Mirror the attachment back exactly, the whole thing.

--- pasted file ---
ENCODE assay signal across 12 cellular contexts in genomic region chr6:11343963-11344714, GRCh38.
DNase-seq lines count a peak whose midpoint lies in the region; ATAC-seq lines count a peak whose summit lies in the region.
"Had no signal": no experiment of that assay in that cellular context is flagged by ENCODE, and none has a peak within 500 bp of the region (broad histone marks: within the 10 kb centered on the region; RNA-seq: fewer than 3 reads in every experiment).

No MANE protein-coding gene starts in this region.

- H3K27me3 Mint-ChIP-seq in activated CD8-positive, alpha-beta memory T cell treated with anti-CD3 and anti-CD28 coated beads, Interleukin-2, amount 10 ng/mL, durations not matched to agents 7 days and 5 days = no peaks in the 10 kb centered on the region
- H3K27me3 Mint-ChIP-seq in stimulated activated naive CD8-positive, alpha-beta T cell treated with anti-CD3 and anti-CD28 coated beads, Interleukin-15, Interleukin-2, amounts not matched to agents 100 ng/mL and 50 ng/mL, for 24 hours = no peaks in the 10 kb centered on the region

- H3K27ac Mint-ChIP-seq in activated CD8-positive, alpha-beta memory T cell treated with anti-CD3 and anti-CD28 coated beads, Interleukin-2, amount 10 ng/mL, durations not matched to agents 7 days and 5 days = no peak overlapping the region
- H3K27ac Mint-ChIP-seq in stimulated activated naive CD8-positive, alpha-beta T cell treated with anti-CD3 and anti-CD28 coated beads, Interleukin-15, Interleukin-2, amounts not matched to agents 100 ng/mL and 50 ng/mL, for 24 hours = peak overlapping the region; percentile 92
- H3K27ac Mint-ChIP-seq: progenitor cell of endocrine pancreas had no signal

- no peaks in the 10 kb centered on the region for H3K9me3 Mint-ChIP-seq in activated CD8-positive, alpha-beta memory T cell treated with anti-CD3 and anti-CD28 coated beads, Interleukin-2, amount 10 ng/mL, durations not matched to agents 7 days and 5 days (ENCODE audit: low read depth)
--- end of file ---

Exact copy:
ENCODE assay signal across 12 cellular contexts in genomic region chr6:11343963-11344714, GRCh38.
DNase-seq lines count a peak whose midpoint lies in the region; ATAC-seq lines count a peak whose summit lies in the region.
"Had no signal": no experiment of that assay in that cellular context is flagged by ENCODE, and none has a peak within 500 bp of the region (broad histone marks: within the 10 kb centered on the region; RNA-seq: fewer than 3 reads in every experiment).

No MANE protein-coding gene starts in this region.

- H3K27me3 Mint-ChIP-seq in activated CD8-positive, alpha-beta memory T cell treated with anti-CD3 and anti-CD28 coated beads, Interleukin-2, amount 10 ng/mL, durations not matched to agents 7 days and 5 days = no peaks in the 10 kb centered on the region
- H3K27me3 Mint-ChIP-seq in stimulated activated naive CD8-positive, alpha-beta T cell treated with anti-CD3 and anti-CD28 coated beads, Interleukin-15, Interleukin-2, amounts not matched to agents 100 ng/mL and 50 ng/mL, for 24 hours = no peaks in the 10 kb centered on the region

- H3K27ac Mint-ChIP-seq in activated CD8-positive, alpha-beta memory T cell treated with anti-CD3 and anti-CD28 coated beads, Interleukin-2, amount 10 ng/mL, durations not matched to agents 7 days and 5 days = no peak overlapping the region
- H3K27ac Mint-ChIP-seq in stimulated activated naive CD8-positive, alpha-beta T cell treated with anti-CD3 and anti-CD28 coated beads, Interleukin-15, Interleukin-2, amounts not matched to agents 100 ng/mL and 50 ng/mL, for 24 hours = peak overlapping the region; percentile 92
- H3K27ac Mint-ChIP-seq: progenitor cell of endocrine pancreas had no signal

- no peaks in the 10 kb centered on the region for H3K9me3 Mint-ChIP-seq in activated CD8-positive, alpha-beta memory T cell treated with anti-CD3 and anti-CD28 coated beads, Interleukin-2, amount 10 ng/mL, durations not matched to agents 7 days and 5 days (ENCODE audit: low read depth)